Pulling a child away from an X-Box to clean her room or take out the trash can be, well...a chore. But what if the key to getting kids to handle their own household responsibilities came neatly packaged in electronic game form?
Enter a slew of apps for mobile phones, iPads and the web that make charts and stickers seem oh so passé.
While each program has different perks -- some morph your children into chore-battling avatars! -- they all make the daily grind of getting tasks done a lot smoother and, dare we say it, fun.
Vote on the high-tech options we’ve found below and let us know about any apps we’ve missed in the comments!
Available on: iPhone, iPod Touch, iPad, Android Cost: LITE version -- supports one child and four tasks -- available for free. Unlimited is $3.99 iReward Chart, winner of the "Best Parenting App" award at MacWorld 2011, is an incentives based to-do list that will have your children scrambling to be on their best behavior. Create a list of tasks for your children by choosing from categories that include chores (clearing the table), responsibilities (brushing teeth) and behavior (not talking back) -- Or, create your own assignment i.e. Try to eat something that isn't a chicken nugget! Kids get gold stars (which gives them points) if they complete a chore and red stars (which subtracts points) if they forget to clear the table. You decide how many points it takes to get a prize (for example, 25 stars could be worth a night out bowling , 500 stars -- a trip to a theme park). It's up to your children when they want to cash in.
Available on: iPhone, iPod Touch and iPad Cost: $2.99 Are you a Chore Hero or a Delinquent? Find out on the Chore Hero app. The program lists mom, dad and the kids' tasks for each day and doles out points based on whether or not they're completed -- the harder the task, the more it's worth. Plus, taking a tip from Pandora, Chore Hero also has a randomization option. In other words, the app will assign one member of the family to finish up a particular undesirable chore. Which means the days of asking, "Who's turn is it to take out the trash this week?" are over. Chore Hero ranks the chore leaders of the day, and also has an easy-to-access weekly so anyone can see his or her upcoming tasks.
Available on: Web-based now, iPhone/iPod/iPad, available shortly. Cost: Free To get started, type in HuffPost as your invite code High Score House is one of the most easy-to-use programs out of all the chore apps. The computer game takes place in the setting of the house. The parents' area (guarded by an intense-looking padlock -- you're only granted access if you remember your pin code) is the control center in which mom and dad assign tasks, provide deadlines and devise rewards. Each child has his or her own "bedroom" where they view task lists, check off chores they've done, and pick their prize from a machine. The High Score House creators told HuffPost that they are currently creating on a phone app for the program. Other things to look forward to: kids will be able to decorate their own virtual rooms.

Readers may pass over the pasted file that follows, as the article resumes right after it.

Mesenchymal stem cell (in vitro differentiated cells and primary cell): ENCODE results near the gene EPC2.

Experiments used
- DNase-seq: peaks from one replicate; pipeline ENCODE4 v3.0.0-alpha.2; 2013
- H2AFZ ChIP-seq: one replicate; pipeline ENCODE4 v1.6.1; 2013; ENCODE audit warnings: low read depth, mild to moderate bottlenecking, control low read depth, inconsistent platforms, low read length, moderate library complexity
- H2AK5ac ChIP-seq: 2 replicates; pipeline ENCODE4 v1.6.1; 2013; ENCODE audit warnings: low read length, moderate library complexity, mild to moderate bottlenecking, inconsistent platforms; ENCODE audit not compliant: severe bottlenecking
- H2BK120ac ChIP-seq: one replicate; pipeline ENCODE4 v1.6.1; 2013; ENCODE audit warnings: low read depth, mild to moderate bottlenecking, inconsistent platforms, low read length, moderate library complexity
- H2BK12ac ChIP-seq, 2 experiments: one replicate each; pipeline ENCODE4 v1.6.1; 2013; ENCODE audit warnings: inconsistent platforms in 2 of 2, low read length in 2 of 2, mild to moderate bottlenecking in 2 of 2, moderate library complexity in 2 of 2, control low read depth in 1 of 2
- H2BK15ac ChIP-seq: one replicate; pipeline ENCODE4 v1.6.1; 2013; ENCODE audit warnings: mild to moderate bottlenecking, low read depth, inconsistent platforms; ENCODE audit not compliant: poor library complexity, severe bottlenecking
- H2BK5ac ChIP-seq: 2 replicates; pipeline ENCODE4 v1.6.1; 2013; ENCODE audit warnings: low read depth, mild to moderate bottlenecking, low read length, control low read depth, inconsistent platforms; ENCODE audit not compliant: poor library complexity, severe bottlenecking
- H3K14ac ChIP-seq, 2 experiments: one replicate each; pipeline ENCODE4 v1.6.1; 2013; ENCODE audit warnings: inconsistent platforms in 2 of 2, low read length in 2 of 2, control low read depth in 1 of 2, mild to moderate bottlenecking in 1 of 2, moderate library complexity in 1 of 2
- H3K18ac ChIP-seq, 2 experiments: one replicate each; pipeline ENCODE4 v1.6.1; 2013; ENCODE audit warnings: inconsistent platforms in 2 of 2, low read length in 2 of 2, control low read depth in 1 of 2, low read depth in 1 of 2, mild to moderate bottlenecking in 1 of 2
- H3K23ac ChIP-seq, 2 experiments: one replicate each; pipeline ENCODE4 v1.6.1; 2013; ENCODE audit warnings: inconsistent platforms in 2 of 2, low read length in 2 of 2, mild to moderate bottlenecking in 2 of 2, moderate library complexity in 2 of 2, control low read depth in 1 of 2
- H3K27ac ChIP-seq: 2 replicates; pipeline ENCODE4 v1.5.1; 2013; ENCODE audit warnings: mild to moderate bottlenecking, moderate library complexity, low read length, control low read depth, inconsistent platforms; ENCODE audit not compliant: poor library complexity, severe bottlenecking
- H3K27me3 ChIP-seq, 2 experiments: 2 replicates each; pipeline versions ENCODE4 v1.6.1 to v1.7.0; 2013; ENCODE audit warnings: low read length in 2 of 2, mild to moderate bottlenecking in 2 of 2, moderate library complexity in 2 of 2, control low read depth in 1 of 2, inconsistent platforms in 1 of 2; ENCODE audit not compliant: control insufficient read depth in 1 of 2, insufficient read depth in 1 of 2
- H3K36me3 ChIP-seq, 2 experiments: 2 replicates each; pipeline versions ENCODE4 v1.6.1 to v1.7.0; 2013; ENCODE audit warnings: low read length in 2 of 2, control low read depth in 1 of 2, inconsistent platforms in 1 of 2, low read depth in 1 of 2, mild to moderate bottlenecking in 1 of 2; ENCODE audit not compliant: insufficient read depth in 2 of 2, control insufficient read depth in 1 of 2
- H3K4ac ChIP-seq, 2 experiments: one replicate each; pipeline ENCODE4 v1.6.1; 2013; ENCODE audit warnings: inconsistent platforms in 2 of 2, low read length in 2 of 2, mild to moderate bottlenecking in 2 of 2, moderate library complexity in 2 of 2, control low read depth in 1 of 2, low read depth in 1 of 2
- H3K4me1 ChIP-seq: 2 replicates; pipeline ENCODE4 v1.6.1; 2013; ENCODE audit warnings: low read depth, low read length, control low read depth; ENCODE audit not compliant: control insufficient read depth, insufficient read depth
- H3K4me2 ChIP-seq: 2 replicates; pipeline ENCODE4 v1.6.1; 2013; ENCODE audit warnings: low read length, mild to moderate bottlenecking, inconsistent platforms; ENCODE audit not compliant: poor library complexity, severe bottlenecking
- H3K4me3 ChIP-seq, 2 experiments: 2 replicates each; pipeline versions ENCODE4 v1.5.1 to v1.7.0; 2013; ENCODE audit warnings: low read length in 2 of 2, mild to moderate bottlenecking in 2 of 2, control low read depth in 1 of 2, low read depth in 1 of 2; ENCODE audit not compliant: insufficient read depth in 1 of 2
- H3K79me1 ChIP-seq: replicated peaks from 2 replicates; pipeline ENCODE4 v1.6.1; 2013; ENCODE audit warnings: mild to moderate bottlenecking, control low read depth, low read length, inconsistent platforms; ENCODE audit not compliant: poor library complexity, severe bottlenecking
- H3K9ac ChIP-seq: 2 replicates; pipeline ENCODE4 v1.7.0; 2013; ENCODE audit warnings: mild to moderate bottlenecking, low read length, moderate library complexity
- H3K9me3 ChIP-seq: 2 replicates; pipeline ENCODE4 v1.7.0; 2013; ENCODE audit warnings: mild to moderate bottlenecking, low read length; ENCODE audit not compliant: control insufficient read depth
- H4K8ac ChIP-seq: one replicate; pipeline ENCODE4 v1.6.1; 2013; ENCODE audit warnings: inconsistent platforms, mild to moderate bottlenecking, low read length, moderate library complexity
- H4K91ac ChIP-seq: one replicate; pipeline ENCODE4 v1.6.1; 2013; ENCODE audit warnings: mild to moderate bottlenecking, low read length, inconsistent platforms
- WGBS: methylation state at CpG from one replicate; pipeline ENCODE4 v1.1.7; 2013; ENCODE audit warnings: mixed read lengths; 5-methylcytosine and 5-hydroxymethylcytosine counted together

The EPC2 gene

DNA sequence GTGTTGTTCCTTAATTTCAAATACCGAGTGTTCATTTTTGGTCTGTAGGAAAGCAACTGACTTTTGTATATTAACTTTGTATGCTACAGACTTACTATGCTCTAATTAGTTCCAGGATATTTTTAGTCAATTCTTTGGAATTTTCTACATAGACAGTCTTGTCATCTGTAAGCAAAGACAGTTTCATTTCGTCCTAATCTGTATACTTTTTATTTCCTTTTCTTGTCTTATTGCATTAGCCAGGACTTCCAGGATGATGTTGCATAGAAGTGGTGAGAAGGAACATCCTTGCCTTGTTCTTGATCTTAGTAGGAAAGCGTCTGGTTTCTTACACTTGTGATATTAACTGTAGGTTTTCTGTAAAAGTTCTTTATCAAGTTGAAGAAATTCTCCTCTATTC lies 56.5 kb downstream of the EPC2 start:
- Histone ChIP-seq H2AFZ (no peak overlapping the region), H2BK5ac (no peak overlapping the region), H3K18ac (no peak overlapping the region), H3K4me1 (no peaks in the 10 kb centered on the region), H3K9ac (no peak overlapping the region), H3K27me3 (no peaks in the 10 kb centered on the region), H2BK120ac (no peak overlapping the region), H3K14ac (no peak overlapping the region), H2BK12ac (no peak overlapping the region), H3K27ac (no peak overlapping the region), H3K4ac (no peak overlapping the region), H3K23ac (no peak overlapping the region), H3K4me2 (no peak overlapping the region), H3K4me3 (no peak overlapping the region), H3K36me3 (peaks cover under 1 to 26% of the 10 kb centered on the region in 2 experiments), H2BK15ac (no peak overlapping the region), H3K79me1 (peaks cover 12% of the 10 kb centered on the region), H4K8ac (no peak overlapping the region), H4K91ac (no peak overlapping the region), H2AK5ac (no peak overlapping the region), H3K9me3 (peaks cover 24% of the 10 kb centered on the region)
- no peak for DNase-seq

Available on: Android Cost: FREE version tracks one child's progress. Chore Master Pro allows for unlimited profiles and costs around $3.97 (2.99 Euros). Chore Master turns doing the dishes or folding laundry into a family competition. Each family member uploads a picture of him or herself and signs into the program. After parents have created the week's chore list, children log on and complete a task. So what makes the app fun? A built-in timer. When a user is about to start taking out the trash, she starts the clock. Each "player" starts out as a Newbie and works up to Chore Master.
Available on: iPhone, iPod Touch, iPad Cost: $2.99 Epic Win is a to-do list turned Role Playing Game (RPG). "Players" choose an avatar character they want to be as they conquer their chores. Each player's stats improve based on what tasks are completed -- there's intellect (homework), strength (taking out the trash), etc. Apart from improving your score, incentives also include finding loot (like the "Helmet of Slight Desire") throughout the game -- a nice alternative to trinkets that the parent must provide. While the app isn't specifically geared towards children -- a Treeman avatar can head butt an overflowing inbox that you need to clean up -- your kids will probably get a kick out of the characters and graphics.